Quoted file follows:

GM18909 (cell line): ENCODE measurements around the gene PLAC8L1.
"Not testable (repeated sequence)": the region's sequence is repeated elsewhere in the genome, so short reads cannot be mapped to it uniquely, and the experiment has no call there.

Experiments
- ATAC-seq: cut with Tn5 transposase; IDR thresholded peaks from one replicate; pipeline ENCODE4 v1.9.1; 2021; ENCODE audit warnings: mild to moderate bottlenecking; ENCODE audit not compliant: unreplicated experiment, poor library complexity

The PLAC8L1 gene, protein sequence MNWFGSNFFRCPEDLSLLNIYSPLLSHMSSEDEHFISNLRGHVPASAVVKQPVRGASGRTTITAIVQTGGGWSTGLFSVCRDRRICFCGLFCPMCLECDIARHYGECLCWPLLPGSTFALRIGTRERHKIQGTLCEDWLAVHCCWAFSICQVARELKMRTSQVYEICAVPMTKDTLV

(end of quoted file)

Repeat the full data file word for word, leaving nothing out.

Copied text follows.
GM18909 (cell line): ENCODE measurements around the gene PLAC8L1.
"Not testable (repeated sequence)": the region's sequence is repeated elsewhere in the genome, so short reads cannot be mapped to it uniquely, and the experiment has no call there.

Experiments
- ATAC-seq: cut with Tn5 transposase; IDR thresholded peaks from one replicate; pipeline ENCODE4 v1.9.1; 2021; ENCODE audit warnings: mild to moderate bottlenecking; ENCODE audit not compliant: unreplicated experiment, poor library complexity

The PLAC8L1 gene, protein sequence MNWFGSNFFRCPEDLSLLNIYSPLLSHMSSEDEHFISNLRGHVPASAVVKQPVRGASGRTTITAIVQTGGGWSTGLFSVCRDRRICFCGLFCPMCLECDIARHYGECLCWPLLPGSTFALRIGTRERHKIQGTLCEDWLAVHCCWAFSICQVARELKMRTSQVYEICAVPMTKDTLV